8 Nov, 2017
The Ministry of Education (MOE) should consider reducing class sizes to about 20 to 25, Non-Constituency MP Leon Perera told Parliament yesterday.
He filed a motion to speak on the future of education, and cited academic studies that had shown how smaller class sizes could improve grades and students’ holistic development.
“Smaller classes may help level the playing field and enhance equality of opportunity for students from disadvantaged families,” said Mr Perera, who called on the MOE to conduct a trial here to find out if such reduced sizes could improve students’ results.
Currently, there is an average of about 34 students per class in primary and secondary schools here, except for Primary 1 and 2 levels, which have an average of 29 pupils.
He noted that Education Minister (Schools) Ng Chee Meng said in a previous parliamentary exchange on the same issue that smaller class sizes can be found in situations like remedial classes, or subject-based banding, which allows students to take subjects at different levels according to their strengths.
However, attending remedial classes may stigmatise lower-performing students and affect their self-confidence, and it also eats into students’ free time, said Mr Perera, whose parents were primary school teachers.
In response, Mr Ng said that research on the impact of class size on student achievement has not thrown up conclusive findings.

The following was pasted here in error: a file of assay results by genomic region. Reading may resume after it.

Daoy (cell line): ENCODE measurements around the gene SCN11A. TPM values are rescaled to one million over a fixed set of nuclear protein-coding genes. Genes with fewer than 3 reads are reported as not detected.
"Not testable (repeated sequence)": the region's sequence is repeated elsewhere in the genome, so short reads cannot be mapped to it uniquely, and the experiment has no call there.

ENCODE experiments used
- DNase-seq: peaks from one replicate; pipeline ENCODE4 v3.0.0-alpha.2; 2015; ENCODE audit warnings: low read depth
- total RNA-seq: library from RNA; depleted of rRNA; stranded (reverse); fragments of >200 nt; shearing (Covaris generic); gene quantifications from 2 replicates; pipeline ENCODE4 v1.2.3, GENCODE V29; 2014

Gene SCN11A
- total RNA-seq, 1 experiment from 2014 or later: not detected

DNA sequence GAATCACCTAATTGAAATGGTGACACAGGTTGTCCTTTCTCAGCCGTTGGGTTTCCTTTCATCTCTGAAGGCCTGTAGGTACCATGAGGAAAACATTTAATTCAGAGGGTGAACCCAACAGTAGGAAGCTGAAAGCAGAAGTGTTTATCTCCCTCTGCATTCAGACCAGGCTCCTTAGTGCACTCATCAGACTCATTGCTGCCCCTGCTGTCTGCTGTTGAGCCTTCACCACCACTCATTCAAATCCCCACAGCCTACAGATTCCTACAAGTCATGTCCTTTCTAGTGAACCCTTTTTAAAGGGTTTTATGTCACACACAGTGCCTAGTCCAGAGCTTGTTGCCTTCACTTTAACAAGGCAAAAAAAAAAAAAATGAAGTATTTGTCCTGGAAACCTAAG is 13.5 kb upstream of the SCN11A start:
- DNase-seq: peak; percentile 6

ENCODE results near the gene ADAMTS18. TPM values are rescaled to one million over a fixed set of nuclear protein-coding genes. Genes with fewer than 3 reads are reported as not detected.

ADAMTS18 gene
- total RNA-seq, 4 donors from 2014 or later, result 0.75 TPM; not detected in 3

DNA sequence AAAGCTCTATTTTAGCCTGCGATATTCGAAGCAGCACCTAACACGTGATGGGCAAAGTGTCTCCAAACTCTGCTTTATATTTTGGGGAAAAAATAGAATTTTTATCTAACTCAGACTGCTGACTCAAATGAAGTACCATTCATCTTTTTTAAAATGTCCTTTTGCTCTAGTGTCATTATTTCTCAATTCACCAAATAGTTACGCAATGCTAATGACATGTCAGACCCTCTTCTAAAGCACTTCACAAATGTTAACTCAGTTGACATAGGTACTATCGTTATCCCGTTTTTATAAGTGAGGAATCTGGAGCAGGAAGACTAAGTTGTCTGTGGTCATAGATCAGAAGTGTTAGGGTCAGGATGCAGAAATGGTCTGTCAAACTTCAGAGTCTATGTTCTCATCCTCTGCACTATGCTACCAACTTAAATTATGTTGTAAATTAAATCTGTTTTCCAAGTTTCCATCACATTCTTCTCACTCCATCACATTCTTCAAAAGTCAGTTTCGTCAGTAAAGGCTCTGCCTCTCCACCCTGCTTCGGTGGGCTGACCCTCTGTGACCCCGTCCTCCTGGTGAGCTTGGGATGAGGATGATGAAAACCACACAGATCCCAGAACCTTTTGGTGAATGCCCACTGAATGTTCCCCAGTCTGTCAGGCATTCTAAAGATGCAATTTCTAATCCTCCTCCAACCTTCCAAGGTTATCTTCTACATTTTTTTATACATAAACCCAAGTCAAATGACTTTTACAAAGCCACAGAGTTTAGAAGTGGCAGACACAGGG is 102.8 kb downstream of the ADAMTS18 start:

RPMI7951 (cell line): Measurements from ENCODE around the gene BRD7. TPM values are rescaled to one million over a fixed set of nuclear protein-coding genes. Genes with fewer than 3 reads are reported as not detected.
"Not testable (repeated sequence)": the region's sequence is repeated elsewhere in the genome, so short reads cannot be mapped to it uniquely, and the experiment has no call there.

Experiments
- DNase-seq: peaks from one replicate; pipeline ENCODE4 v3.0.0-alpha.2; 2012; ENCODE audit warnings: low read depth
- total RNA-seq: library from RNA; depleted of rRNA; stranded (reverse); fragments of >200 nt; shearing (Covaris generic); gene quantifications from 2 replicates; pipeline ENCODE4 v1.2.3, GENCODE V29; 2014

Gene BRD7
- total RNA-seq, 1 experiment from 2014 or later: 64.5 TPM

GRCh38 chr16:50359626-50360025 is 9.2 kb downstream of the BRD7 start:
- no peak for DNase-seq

BOOST FOR KIDS
Smaller classes may help level the playing field and enhance equality of opportunity for students from disadvantaged families.
NON-CONSTITUENCY MP LEON PERERA
“It is teachers and how they teach that makes a critical difference, not just the class size,” said Mr Ng. “We should not fixate on a single dimension of success in education.”
Instead of reducing class sizes, MOE invests in teacher quality, which is the most decisive factor in educational outcomes, said Mr Ng. This is backed by research from the Organisation for Economic Co-operation and Development (OECD), he said.
Over the last decade, Singapore’s teaching force has grown by 20 per cent. Current student-teacher ratios are 1:12 and 1:16 for secondary and primary schools respectively, which are comparable with OECD standards.
“Instead of reducing class sizes across the board, schools deploy teachers flexibly into smaller sizes for students who need the extra support,” said Mr Ng.
WAY OF TEACHING
It is teachers and how they teach that makes a critical difference, not just the class size.
EDUCATION MINISTER (SCHOOLS) NG CHEE MENG